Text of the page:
One of the more dramatic first signs of spring here on the Ranch. The flowering Bird of Paradise. Shot well into twilight this image is a perfect example of ”keep shooting after the sun sets.” The blues and purples of the flower came alive. The textures of the pod. The pearl quality of the flower takes on a metallic look. There is an almost Alien Movie quality at work here. The pod is ful a sweet sticky goo syrup. Alien might be the right word as Strelitzia Nicolai is a native of South Africa a world away from South Florida.
Story telling through Environmental Photojournalism was the subject of last Saturday’s 3/12/11, talk given by Conservation Photographer Carlton Ward Jr. The lecture would differ in that Ward’s usual audience is Politicians and Scientists not fellow photographers. Motivated by his desire to do something in his home state and alarmed at the increased pace of development in Florida, Ward took on the subject of the Florida Cowboy for his book. You could say he had started working on the story at birth as he comes from a family with a long tradition of Ranching.
The Florida Cowboy was the first in the New World. Horses and Cattle (Crackers) descendants of the Ponce De Leon expedition still roam Florida. In one of many outstanding images Ward depicts an old time Cowboy on a cracker horse rounding up cracker cattle. By 2060 much of what is and has been range land will be developed Ward warns. Florida will lose a valuable heritage that is both economically and environmentally important. Much of the cattle in the US are born in Florida.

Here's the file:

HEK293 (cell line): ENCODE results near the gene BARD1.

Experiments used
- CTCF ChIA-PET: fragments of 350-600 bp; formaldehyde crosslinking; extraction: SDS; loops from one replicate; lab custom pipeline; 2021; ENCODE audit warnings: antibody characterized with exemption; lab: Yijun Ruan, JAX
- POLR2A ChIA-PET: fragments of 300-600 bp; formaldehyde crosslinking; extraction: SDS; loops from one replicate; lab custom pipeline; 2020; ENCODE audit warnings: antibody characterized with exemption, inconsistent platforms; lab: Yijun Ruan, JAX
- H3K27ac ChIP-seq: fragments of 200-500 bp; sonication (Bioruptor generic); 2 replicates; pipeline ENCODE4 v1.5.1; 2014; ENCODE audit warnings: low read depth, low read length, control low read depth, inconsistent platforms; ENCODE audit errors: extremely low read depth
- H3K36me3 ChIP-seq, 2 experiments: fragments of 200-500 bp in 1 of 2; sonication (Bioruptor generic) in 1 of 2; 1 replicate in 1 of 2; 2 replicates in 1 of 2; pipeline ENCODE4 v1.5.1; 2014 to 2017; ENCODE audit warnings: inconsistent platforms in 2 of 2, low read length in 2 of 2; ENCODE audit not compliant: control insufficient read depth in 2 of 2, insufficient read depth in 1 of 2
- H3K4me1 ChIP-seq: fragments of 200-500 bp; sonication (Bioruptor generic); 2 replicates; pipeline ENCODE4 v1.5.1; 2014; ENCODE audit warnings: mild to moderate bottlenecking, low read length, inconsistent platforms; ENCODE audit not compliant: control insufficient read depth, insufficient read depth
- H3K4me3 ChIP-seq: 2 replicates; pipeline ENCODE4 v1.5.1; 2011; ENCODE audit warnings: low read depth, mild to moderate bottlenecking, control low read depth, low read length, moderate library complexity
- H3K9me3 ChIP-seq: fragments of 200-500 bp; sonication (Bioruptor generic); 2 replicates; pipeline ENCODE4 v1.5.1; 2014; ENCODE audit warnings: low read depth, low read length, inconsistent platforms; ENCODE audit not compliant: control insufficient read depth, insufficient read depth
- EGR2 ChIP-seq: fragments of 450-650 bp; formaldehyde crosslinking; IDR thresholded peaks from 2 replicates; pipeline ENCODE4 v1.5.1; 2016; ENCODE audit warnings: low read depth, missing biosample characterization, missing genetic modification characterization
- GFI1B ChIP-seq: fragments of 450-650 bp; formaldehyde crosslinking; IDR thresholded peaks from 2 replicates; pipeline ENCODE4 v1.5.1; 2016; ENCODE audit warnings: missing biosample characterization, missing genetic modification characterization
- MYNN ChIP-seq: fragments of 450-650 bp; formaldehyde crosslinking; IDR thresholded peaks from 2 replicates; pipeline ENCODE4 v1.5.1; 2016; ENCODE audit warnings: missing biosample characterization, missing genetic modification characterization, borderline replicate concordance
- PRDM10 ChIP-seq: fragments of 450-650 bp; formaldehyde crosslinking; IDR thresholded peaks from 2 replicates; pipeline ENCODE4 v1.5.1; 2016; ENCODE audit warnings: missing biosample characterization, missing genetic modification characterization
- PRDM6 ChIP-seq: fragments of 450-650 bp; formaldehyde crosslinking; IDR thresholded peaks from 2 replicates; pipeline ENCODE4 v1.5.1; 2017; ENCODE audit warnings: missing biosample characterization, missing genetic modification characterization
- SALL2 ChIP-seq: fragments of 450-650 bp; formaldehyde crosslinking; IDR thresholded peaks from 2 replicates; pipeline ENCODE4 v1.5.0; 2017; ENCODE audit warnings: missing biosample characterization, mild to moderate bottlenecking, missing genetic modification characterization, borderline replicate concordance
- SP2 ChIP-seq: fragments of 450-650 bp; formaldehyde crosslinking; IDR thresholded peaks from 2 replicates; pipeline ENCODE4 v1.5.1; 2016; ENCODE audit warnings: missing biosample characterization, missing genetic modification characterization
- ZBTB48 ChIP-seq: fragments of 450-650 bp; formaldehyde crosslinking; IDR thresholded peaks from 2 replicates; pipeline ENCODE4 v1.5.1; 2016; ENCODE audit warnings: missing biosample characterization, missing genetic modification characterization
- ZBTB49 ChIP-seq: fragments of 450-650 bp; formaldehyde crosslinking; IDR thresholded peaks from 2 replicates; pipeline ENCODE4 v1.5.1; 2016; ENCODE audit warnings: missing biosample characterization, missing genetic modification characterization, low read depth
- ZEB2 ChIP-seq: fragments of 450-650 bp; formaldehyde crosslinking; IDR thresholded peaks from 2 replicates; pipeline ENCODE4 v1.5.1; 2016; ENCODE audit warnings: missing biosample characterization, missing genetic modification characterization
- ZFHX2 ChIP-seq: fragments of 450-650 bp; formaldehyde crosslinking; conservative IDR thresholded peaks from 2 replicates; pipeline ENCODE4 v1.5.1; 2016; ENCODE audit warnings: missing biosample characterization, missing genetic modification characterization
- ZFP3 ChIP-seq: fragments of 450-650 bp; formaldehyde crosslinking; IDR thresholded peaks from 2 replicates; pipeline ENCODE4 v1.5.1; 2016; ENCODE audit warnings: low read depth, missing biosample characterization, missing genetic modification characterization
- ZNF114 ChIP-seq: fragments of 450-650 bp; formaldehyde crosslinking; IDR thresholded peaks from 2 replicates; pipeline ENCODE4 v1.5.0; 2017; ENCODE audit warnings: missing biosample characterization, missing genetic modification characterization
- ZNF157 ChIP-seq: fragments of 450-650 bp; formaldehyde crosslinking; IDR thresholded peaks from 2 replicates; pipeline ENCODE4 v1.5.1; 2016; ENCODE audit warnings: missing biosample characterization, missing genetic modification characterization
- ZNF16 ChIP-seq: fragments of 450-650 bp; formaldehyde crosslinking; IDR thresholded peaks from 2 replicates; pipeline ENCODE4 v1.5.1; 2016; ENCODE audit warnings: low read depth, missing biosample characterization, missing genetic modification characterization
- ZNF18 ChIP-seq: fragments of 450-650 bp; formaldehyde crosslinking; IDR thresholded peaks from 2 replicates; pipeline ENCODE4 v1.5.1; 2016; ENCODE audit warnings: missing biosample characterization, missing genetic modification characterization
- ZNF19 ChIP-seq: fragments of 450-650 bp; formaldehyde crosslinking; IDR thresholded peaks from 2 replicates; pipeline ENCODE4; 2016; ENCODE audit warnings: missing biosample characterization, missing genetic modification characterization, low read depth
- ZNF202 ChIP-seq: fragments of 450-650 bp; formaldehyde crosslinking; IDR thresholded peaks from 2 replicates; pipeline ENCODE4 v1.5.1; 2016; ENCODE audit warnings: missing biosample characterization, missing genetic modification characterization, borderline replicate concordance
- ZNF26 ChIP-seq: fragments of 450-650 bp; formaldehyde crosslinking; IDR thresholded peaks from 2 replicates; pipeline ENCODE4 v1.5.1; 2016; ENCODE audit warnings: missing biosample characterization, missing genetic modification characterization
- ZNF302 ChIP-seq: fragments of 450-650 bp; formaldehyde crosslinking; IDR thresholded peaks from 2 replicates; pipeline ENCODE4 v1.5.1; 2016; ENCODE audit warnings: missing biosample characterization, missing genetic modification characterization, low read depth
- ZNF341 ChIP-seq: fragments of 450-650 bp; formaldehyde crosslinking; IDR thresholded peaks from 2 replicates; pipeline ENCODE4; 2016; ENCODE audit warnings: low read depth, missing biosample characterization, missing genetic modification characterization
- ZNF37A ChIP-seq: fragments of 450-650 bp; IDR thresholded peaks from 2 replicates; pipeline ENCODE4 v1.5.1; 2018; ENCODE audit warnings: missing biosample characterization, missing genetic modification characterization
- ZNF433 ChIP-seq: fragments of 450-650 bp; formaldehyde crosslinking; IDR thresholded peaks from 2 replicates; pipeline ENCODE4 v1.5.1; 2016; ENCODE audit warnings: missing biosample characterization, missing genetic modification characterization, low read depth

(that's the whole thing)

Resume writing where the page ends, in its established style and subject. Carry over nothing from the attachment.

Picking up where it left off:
Ward’s next project is the Florida Wildlife Corridor, a project linking the Everglades to Georgia. I like the man he has big ideas. To highlight this project Ward will hike 1000 miles through Florida averaging 10 miles a day. Complete with a documentary film crew. This Corridor is necessary for wildlife to maintain genetically viable populations. Otherwise they will become weakened and isolated trapped in increasingly smaller pockets of wilderness. Floridians have a chance to do something for their state now to preserve their natural heritage.
Primal Lens is very interested in the 1000 mile trek which will launch at the beginning of 2012. Making your way through the Florida bush will be no easy endeavor. These are not trail miles. Not at all like my own hike on the Appalachian Trail. This is how a black bear would travel the state, crawling through the mud and saw grass. Social Media will play a major roll to be sure. I was amazed at how tools like Google Earth could help create a digital base camp on Facebook for a good friend and long distance hiker Damon Ogle when he soloed the PCT in Washington State last year. Social Media being utilized to connect people to nature is a powerful thing.